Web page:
SAFETY: Even for a short day trip away from the city or suburbs, make sure you give thorough consideration to avalanche conditions by checking NWAC and to weather forecasts because winter conditions can change rapidly. A final note on safety: When venturing into the backcountry, always pack more than enough food, warm clothing, and water to see you through your trip and tell a friend or family member your plans. 

GETTING THERE: As with many outdoor activities, popular trailheads and parking areas can be crowded. Plan to arrive early and check road conditions before you go. Park safely and don’t block emergency access or interchanges. Pay to park at one of Washington’s Sno Parks and make sure you have a Northwest Forest Pass at trailheads where required. State and National Parks will require a separate entrance fee. 

LIGHT READING: Our favorite snowshoe guide for trip-planning, technique and education is Snowshoeing: From Novice to Master, Fifth Edition. For trail information and routes, we recommend Snowshoe Routes: Washington, Third Edition.

Now, on to the trips!


Snoqualmie Pass Area

1) The Summit at Snoqualmie Nordic Center

If you’re spending the day snowshoeing while someone else is hitting the slopes, The Summit at Snoqualmie Nordic Center offers more than 50km of groomed trails for snowshoers and cross-country skiers with amenities like warming huts and restrooms, making it an excellent choice for beginners who don’t want to venture too far afield.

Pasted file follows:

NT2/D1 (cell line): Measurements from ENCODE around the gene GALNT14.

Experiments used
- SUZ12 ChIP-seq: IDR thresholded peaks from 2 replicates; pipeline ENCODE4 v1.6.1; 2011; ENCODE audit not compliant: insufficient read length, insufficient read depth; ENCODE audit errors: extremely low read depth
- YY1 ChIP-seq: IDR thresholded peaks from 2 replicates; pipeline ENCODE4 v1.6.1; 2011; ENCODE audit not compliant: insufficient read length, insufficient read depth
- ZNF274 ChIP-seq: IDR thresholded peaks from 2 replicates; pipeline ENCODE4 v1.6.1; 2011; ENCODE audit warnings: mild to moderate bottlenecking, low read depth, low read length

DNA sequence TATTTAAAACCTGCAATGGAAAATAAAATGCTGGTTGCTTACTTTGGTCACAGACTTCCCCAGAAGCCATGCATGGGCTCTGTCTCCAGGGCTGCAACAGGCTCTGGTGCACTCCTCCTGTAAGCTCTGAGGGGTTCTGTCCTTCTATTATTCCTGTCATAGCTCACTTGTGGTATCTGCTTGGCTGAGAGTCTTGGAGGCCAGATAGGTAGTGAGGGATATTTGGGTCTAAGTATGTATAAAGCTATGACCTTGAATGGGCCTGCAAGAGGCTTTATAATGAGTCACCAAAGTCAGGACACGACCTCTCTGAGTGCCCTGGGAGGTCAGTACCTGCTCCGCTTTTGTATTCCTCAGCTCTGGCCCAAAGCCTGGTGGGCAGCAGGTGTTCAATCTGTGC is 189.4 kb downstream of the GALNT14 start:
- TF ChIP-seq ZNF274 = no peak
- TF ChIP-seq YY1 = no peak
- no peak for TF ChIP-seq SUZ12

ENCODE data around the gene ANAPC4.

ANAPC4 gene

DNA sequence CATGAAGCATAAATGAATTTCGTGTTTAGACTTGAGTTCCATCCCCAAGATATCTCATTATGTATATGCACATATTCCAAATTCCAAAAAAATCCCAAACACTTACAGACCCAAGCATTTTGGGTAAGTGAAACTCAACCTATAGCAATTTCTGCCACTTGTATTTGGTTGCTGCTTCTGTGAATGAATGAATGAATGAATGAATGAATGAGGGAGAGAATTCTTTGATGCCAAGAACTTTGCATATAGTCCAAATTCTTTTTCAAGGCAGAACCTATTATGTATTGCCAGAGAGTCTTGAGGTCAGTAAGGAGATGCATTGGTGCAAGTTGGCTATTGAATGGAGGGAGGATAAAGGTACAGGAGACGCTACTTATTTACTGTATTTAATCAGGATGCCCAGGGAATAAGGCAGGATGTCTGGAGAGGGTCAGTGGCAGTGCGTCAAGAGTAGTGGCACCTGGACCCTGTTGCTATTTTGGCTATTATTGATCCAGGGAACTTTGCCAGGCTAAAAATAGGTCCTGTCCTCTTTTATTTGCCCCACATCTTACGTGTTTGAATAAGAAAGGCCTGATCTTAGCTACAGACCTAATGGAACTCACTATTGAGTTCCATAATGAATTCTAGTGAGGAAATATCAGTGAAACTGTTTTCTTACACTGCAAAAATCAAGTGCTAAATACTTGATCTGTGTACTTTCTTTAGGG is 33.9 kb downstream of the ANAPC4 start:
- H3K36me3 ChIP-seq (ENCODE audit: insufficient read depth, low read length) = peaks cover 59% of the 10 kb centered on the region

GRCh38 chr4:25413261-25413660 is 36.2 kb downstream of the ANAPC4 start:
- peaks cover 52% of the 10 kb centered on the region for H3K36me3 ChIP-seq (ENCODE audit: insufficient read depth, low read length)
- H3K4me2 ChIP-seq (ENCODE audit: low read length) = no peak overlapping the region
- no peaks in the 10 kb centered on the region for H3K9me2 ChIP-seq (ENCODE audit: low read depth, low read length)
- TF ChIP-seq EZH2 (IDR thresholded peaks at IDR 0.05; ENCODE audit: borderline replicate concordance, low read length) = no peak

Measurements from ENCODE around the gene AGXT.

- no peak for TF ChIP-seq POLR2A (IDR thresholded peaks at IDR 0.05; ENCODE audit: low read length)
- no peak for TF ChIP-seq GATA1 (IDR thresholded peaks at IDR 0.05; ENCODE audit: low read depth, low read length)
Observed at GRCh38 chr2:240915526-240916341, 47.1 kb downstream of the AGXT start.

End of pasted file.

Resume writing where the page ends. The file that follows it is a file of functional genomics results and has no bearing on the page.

Summit at Snoqualmie Trail Map

2) Gold Creek Pond & Basin

These are popular snowshoe routes for good reasons: The trails are only minutes from I-90 and they’re an instant gateway into a Cascadian Winter Wonderland. The incredibly picturesque trail snakes through forested valleys to alpine lakes and meadows surrounded by majestic peaks. You can’t go wrong exploring this location, but be aware that you’ll have company!

WTA Guide for Gold Creek Pond & Basin

3) Commonwealth Basin/PCT

A lesser-traveled but equally beautiful option in the Snoqualmie Pass area is a personal favorite of mine, Commonwealth Basin, accessed by the Pacific Crest Trail. This route treks up and down hills and along ridges until it reaches Commonwealth Basin about 2 miles out, where snowshoers can continue along the PCT toward Kendall Peak or explore the Basin under Red Mountain.

WTA Guide for the Commonwealth Basin

4) Kendall Peak Lakes